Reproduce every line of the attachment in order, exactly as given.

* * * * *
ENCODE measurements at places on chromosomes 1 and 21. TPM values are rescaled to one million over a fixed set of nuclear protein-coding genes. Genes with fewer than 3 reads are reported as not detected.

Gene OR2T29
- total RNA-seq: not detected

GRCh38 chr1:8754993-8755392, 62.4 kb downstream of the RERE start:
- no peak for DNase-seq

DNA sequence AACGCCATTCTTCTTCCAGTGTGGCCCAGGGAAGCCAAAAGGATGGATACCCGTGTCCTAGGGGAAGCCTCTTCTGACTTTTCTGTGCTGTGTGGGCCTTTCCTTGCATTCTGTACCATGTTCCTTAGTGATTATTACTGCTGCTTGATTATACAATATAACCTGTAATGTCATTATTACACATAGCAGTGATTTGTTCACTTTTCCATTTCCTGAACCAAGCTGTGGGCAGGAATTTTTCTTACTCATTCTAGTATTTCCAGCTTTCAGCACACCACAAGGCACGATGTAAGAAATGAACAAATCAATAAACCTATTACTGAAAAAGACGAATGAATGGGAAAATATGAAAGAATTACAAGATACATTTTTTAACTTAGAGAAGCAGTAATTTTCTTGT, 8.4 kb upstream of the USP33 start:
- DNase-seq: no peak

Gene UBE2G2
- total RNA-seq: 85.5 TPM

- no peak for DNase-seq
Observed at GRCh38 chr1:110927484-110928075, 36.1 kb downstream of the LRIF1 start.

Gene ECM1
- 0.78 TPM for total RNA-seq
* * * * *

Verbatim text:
ENCODE measurements at places on chromosomes 1 and 21. TPM values are rescaled to one million over a fixed set of nuclear protein-coding genes. Genes with fewer than 3 reads are reported as not detected.

Gene OR2T29
- total RNA-seq: not detected

GRCh38 chr1:8754993-8755392, 62.4 kb downstream of the RERE start:
- no peak for DNase-seq

DNA sequence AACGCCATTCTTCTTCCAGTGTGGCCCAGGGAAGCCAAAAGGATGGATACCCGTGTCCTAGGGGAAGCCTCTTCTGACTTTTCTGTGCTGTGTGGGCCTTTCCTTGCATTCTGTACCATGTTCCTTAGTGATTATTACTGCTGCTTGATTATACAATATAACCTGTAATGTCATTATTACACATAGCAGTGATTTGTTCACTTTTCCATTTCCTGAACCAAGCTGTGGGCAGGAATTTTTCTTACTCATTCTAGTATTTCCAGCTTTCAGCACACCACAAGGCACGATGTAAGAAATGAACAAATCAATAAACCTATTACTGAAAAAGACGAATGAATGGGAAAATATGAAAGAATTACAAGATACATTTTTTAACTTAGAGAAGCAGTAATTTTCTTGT, 8.4 kb upstream of the USP33 start:
- DNase-seq: no peak

Gene UBE2G2
- total RNA-seq: 85.5 TPM

- no peak for DNase-seq
Observed at GRCh38 chr1:110927484-110928075, 36.1 kb downstream of the LRIF1 start.

Gene ECM1
- 0.78 TPM for total RNA-seq